The first back-to-back monthly losses since 2015 for India’s bonds are giving bulls fresh reason to add to their positions in what’s one of the world's fastest-growing major economies.
Aberdeen Standard Investments says it's "thrilled" to see a pullback in Indian asset prices that provides good value, while Pacific Investment Management Co, which had been reducing its holdings in the country’s debt, is looking to add back. Morgan Stanley Investment Management says it favours rupee bonds, though prefers to hedge its currency exposure.
Concerns over a pickup in inflation and potential increase in public spending that could widen the budget deficit drove the benchmark 10-year yield up 14 basis points last month, the most since April, after it rose six basis points in August. The currency's total return, including interest income, is the biggest in Asia this past year at 8.8 per cent, while the 10-year yield is the highest among major regional markets at 6.7 per cent. “The excuses given for the selloff are just noise,” Donald Amstad, the Singapore-based director at Aberdeen Standard, said in an interview before the Reserve Bank of India’s (RBI’s) monetary policy decision on Wednesday. “In fact, we are taking the selloff as an opportunity to further add to positions.”
Aberdeen Standard views India as a “turnaround” story, with a strong reform agenda under the leadership of Prime Minister Narendra Modi, Amstad said. Indian bonds could prove to be more resilient in times of financial stress and volatility in global markets since the level of foreign ownership of the securities is very low compared with other emerging markets such as Malaysia and Indonesia, he said. That’s by design: regulators have caps on overseas holdings.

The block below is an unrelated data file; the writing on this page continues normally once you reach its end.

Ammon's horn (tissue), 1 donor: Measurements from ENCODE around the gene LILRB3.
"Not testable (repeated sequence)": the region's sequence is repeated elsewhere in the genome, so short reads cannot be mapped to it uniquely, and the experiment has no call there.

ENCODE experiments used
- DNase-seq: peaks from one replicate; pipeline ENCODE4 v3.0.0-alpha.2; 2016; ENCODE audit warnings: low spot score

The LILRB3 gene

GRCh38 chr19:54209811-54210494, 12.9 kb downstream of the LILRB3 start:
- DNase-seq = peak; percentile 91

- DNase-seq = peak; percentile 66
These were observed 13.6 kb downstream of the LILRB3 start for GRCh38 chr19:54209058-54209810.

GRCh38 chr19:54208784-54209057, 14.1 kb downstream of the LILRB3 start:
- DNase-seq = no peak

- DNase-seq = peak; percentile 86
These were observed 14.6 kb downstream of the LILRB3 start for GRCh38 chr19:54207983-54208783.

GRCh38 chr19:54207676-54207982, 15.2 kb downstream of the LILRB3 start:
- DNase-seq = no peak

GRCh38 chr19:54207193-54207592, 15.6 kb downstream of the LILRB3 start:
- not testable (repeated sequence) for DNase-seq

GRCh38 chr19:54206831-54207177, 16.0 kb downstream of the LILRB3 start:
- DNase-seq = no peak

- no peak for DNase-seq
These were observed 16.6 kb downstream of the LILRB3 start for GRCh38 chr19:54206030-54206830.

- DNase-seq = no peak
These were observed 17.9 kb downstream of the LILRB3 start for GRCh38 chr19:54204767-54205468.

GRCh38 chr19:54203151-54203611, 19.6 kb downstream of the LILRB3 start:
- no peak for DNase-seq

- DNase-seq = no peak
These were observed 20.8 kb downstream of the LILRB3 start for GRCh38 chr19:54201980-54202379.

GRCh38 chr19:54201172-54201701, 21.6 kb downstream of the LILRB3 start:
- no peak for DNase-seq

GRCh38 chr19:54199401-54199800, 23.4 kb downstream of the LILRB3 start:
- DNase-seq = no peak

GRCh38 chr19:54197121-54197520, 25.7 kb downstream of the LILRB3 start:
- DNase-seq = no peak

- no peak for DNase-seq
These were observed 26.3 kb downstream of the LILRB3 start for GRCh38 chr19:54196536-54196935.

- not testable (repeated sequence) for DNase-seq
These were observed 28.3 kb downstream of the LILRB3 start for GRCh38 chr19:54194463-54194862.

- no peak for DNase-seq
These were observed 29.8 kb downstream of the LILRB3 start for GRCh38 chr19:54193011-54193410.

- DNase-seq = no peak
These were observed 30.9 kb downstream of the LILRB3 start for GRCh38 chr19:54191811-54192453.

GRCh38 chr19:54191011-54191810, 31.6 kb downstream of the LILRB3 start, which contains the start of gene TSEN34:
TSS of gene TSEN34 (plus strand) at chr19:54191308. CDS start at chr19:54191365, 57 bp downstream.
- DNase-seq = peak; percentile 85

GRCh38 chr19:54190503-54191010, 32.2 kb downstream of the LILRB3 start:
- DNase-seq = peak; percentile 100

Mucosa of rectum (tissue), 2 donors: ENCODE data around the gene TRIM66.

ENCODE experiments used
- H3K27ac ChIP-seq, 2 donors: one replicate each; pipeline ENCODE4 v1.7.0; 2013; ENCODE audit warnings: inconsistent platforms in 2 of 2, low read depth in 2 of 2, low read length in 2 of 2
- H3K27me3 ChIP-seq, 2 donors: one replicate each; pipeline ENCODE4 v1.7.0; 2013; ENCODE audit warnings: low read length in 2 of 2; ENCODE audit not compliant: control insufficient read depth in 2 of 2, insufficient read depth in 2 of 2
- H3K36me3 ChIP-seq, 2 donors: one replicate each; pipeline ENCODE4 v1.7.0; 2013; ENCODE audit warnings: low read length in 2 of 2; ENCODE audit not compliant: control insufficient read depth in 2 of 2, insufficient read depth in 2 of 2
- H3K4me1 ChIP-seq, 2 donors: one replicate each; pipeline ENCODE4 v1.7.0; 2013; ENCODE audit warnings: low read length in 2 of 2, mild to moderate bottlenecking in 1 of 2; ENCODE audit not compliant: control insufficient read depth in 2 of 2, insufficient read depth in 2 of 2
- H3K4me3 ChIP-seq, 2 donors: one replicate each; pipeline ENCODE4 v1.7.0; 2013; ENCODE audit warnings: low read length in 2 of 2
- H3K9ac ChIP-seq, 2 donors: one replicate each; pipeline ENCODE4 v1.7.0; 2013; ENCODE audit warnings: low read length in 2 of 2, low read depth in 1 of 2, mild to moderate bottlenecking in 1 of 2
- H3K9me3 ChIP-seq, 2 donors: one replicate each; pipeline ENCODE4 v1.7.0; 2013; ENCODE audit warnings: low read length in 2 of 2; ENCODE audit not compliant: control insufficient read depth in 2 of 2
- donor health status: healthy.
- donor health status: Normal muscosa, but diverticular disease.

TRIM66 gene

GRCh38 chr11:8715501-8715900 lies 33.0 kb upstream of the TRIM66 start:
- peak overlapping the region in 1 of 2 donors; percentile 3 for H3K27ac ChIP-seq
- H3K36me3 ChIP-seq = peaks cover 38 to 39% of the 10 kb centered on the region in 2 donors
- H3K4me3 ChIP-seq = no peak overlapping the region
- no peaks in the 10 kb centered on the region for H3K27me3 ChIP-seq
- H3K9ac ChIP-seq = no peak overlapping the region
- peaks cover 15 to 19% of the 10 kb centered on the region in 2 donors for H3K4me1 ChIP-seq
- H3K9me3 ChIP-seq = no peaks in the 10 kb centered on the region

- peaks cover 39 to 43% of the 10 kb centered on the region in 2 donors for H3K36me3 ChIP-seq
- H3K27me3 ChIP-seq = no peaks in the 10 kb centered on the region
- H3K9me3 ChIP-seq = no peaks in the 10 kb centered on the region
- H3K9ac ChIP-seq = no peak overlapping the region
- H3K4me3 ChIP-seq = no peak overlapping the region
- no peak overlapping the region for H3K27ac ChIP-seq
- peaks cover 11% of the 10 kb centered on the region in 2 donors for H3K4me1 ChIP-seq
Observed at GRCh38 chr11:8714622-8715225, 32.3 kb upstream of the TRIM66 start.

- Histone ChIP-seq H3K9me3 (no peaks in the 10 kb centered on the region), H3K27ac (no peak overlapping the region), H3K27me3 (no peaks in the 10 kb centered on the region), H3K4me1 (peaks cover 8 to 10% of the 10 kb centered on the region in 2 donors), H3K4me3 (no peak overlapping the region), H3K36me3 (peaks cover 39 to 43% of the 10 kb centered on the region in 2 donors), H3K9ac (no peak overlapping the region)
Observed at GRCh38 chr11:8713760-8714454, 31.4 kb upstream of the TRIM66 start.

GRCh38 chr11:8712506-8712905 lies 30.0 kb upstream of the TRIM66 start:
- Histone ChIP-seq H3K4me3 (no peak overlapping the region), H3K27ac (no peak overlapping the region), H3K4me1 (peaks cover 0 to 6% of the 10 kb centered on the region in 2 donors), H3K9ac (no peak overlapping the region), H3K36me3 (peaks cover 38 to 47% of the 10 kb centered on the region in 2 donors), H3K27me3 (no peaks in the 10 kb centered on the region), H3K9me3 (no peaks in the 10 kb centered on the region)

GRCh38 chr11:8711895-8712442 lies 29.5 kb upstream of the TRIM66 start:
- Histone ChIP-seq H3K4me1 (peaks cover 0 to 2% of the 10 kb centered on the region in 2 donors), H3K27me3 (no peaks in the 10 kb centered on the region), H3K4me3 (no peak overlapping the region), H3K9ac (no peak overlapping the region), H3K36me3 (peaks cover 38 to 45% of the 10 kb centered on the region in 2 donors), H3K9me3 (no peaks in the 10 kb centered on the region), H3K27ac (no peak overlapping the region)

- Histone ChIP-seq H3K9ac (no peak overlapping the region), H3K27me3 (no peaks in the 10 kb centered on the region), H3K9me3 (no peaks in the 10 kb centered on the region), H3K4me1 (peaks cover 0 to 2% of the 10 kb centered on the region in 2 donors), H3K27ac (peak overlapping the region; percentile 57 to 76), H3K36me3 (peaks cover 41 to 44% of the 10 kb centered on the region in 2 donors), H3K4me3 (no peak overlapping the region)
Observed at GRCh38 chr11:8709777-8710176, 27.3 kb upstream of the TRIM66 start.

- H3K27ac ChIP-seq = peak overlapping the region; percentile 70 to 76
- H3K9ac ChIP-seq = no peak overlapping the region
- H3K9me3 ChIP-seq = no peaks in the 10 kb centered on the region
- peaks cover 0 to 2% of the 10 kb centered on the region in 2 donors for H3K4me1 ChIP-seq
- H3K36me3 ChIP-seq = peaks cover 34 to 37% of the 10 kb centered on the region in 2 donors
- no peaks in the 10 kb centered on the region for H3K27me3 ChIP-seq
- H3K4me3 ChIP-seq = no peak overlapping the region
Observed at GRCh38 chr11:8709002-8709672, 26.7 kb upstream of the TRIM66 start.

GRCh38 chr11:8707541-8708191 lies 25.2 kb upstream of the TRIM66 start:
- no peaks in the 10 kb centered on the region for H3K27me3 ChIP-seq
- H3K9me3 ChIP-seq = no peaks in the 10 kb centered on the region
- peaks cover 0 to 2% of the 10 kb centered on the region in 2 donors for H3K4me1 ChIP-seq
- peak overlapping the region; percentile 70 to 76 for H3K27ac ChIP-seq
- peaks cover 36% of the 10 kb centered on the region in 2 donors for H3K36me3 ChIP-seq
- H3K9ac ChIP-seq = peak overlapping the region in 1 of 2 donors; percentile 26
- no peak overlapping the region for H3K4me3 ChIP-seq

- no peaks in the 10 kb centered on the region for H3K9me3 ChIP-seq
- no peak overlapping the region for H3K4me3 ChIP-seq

Pimco too is looking to re-enter. A further deterioration in Asian markets will prompt the US firm to add to holdings in the currencies and bonds of not just India but also those of Indonesia, Roland Mieth, a Singapore-based fund manager for emerging markets, said in an interview.
The asset manager was reducing its overweight positions in the two countries prior to the selloff in September as market prices had run up, Mieth said. Current-account balances have improved in both countries, and foreign-exchange reserves are at multi-year highs, which give their central banks ammunition to curb extreme market volatility, he said.
“Weak price action versus fundamentals tends to be a good mix for people that have created dry powder throughout the year to potentially look for places to add to that risk,” Mieth said.
Morgan Stanley Investment has a “constructive view” on local-currency bonds in India as a potential high-yielding opportunity with a low beta to global market moves, according to Armando Rosselli, an analyst at the firm's fixed-income team. The company would still consider “opportunistically” hedging the currency on the expectations that portfolio inflows will slow, he said. RBI has been raising the ceiling for foreign ownership in rupee bonds in a staggered manner, opening the door for more money. Limits for investment by so-called FPIs in sovereign securities have been increased by Rs 8,000 crore ($1.2 billion) for the October-December period.
Foreign funds boosted Indian debt holdings by Rs 1,150 crore on October 4, according to NSDL data.
The optimism around Modi's economic policies and prospects of improving company profits are proving hard to resist. Foreign investors have bought a net of about $20 billion of all Indian debt this year through September, the most after South Korea in emerging Asia where exchange data are available.
“The turnaround in the last couple of years is quite extraordinary, led by Prime Minister Modi and what we think is a very successful and strong reform agenda,” Aberdeen's Amstad said in an interview in Dubai. “There is no better story on the planet today in global fixed-income markets.”